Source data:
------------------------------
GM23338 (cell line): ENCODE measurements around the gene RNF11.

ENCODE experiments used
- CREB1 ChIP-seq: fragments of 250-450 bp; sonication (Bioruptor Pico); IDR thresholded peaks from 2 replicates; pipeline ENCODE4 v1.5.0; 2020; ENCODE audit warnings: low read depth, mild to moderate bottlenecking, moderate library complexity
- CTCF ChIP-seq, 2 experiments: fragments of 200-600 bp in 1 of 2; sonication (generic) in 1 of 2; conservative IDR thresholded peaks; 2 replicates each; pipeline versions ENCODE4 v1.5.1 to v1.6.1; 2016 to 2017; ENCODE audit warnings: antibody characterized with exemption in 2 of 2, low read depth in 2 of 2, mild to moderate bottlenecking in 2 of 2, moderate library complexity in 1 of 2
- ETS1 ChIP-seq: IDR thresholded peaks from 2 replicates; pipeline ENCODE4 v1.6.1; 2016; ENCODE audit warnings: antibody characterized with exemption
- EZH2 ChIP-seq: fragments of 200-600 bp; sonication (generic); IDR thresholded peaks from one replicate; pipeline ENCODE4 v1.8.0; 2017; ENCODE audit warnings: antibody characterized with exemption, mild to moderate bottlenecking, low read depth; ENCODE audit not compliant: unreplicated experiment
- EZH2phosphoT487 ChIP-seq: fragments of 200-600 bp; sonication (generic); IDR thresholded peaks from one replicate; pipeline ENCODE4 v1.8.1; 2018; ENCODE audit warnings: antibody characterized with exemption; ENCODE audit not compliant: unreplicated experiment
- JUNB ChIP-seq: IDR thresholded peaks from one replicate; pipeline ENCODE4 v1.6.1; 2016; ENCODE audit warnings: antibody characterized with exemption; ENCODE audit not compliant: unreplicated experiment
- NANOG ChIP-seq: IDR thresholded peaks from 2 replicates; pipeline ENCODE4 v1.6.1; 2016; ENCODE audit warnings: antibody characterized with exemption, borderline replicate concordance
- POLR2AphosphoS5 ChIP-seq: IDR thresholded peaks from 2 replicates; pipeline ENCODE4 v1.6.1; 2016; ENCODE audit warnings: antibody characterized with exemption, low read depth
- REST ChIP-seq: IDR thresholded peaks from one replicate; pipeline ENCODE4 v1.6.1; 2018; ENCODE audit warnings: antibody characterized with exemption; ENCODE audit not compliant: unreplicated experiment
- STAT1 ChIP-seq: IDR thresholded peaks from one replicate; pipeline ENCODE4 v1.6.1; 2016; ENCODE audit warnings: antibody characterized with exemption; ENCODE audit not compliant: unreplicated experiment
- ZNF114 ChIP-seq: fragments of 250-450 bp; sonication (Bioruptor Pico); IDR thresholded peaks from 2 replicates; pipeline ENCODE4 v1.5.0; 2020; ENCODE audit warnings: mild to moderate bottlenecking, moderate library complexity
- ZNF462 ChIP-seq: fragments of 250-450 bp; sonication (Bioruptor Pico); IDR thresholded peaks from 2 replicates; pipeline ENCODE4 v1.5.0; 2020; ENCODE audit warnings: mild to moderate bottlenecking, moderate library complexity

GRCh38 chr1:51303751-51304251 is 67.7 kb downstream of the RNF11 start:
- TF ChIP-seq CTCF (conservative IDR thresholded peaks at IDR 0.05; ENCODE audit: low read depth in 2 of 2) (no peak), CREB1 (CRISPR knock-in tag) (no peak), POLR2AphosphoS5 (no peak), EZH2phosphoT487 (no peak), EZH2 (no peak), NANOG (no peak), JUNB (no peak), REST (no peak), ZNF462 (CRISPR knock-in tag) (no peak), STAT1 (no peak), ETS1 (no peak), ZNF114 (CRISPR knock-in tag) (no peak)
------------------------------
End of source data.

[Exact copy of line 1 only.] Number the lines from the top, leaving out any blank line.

GM23338 (cell line): ENCODE measurements around the gene RNF11.